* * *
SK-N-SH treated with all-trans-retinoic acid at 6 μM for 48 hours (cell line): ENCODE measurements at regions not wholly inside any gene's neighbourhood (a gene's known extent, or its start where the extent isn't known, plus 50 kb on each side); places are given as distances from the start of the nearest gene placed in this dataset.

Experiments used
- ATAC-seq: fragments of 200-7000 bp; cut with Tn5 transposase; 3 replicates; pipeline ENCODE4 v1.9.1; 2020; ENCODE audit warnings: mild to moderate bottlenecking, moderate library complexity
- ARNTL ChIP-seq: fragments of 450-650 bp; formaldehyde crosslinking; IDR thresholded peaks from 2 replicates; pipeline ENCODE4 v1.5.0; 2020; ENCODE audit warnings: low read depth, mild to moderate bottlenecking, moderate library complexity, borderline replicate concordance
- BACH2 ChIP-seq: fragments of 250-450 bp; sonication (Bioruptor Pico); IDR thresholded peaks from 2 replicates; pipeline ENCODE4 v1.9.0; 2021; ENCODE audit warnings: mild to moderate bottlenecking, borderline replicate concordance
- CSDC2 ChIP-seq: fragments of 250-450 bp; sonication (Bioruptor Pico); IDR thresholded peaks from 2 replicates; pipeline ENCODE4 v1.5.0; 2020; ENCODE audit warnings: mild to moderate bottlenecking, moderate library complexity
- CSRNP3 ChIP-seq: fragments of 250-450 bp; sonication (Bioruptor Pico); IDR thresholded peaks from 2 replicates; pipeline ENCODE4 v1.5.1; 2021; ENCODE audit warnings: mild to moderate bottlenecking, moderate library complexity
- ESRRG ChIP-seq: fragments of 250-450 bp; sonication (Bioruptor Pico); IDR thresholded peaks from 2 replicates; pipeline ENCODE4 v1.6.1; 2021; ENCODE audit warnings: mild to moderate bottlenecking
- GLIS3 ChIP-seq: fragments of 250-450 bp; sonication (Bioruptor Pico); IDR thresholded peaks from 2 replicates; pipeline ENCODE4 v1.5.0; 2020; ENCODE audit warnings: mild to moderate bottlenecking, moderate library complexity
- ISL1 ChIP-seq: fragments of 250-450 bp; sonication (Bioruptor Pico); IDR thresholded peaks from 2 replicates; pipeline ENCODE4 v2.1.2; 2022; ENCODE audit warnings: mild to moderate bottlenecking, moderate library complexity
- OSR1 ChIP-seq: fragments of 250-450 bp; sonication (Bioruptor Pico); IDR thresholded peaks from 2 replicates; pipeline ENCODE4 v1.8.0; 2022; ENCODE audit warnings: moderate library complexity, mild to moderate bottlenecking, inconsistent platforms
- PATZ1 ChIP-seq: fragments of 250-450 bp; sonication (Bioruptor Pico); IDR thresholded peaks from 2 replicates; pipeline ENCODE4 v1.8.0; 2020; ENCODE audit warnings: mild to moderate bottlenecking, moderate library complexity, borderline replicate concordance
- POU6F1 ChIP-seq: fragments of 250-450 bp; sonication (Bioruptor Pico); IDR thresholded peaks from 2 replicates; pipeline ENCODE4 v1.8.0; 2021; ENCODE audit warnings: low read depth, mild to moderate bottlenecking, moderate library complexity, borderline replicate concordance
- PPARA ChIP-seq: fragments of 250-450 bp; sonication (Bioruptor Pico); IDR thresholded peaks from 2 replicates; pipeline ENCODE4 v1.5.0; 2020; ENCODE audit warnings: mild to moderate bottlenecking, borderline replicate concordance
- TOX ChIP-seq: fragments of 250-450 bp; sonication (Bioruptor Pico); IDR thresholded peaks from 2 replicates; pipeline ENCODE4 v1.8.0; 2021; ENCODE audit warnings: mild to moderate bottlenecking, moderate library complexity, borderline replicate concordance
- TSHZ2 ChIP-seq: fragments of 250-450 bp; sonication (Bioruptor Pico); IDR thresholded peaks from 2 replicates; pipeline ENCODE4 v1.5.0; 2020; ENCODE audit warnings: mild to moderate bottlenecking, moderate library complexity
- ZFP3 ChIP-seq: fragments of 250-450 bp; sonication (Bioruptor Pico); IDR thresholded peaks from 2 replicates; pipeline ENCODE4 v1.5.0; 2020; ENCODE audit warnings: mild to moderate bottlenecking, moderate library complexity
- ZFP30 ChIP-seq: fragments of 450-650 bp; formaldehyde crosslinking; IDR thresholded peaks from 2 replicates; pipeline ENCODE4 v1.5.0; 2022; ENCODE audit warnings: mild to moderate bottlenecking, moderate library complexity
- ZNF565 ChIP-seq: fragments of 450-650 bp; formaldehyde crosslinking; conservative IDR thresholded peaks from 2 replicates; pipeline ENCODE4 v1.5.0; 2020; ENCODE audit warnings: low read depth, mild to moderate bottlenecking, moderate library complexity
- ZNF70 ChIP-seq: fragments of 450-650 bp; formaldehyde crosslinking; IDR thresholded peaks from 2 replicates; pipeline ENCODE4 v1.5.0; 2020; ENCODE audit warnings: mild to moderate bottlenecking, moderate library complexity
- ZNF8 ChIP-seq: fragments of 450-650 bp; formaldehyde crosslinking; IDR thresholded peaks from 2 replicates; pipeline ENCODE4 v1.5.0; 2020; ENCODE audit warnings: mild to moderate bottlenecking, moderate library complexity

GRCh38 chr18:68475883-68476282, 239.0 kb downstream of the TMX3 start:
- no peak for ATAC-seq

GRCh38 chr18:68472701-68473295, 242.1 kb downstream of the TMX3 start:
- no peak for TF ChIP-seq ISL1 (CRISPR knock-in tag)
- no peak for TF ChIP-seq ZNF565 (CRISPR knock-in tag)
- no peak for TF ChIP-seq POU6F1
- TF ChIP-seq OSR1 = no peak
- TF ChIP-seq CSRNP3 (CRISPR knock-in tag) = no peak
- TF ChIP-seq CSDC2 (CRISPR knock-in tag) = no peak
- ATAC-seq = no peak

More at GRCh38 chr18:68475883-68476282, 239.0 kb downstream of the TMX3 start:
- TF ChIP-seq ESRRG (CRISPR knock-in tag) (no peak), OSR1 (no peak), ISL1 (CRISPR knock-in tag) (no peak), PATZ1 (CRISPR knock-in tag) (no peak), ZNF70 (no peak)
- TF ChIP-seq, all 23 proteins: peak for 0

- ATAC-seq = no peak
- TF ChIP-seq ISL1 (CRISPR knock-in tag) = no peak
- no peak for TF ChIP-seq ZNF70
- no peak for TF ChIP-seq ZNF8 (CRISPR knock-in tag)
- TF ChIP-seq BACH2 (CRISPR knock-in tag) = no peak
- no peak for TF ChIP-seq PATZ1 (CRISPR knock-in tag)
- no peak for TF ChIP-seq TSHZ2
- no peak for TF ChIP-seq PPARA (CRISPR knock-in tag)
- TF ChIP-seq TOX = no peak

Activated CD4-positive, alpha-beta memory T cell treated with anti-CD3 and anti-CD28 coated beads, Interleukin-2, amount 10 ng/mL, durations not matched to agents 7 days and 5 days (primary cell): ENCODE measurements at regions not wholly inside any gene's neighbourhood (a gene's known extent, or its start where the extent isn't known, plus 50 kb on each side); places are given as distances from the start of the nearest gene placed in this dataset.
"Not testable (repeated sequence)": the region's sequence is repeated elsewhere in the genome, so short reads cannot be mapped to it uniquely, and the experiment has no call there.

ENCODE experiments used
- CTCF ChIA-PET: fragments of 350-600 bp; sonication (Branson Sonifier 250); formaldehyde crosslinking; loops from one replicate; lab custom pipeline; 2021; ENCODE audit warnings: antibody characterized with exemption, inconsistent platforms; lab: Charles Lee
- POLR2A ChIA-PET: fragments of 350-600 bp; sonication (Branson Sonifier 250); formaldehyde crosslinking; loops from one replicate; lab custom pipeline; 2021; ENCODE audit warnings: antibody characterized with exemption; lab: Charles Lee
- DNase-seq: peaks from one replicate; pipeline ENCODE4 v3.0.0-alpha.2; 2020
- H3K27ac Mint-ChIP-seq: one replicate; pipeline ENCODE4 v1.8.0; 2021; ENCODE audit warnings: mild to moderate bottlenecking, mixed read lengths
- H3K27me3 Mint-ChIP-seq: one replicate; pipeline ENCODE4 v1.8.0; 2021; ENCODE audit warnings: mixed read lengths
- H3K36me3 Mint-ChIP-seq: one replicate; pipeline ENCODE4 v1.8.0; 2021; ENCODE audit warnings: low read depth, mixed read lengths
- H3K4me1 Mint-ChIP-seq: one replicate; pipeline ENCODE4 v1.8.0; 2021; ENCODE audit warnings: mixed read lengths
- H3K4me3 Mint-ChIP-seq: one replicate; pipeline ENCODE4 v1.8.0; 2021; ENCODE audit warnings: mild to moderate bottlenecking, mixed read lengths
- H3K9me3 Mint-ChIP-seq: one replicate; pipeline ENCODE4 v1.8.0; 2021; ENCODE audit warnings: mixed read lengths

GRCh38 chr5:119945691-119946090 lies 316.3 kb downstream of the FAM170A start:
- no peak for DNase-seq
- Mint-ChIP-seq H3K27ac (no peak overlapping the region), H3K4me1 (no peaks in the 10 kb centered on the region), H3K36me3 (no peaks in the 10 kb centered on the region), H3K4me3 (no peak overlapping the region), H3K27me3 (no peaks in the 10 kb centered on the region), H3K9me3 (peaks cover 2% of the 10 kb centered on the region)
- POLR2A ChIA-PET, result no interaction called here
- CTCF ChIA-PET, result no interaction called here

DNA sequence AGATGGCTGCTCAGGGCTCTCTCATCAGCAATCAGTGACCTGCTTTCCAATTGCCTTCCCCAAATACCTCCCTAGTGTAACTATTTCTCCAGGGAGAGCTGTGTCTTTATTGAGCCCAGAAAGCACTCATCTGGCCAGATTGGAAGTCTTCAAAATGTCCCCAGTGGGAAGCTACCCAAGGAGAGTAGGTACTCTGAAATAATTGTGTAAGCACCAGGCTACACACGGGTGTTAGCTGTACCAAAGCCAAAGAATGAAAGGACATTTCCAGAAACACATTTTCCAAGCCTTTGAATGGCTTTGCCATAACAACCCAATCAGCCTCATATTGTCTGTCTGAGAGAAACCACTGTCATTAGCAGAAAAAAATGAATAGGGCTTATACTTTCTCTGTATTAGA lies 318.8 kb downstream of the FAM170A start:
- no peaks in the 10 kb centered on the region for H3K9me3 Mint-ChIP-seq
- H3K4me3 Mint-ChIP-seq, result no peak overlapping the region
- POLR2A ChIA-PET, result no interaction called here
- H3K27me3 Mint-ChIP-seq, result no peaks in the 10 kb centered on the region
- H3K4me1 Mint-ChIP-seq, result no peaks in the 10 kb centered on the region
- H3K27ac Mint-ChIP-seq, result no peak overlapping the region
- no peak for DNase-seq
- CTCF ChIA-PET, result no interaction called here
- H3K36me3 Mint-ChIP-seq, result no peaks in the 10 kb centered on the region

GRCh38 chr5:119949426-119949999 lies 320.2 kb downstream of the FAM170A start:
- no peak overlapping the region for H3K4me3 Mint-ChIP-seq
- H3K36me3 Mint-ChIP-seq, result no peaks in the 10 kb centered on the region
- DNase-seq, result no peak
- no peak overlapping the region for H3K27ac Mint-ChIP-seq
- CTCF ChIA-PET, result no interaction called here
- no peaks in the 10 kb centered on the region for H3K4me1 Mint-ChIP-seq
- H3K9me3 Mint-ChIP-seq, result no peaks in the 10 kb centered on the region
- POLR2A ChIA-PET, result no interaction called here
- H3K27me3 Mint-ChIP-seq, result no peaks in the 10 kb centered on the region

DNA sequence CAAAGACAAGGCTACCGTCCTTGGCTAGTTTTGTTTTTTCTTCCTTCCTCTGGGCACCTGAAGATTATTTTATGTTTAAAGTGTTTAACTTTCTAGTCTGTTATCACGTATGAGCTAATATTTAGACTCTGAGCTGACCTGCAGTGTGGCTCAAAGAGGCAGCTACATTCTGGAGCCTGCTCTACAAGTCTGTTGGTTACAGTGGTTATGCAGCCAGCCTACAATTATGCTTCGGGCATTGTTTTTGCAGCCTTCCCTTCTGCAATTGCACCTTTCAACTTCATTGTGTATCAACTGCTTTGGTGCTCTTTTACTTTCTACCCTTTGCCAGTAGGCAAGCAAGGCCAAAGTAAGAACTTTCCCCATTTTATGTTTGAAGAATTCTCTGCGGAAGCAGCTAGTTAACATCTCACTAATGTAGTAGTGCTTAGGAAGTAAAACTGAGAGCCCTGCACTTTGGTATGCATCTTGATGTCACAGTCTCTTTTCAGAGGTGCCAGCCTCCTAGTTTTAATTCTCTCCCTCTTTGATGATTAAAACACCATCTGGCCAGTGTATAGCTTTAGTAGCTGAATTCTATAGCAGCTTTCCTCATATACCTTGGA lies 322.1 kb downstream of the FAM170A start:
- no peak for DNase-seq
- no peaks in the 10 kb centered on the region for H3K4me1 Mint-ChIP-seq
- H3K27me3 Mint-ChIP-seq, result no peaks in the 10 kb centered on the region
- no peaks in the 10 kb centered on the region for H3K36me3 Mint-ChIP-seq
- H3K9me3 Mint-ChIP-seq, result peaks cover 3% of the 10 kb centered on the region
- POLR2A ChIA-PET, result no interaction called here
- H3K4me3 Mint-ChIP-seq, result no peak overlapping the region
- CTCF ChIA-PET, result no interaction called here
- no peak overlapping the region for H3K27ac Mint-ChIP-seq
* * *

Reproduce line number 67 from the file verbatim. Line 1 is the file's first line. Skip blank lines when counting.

- H3K27ac Mint-ChIP-seq, result no peak overlapping the region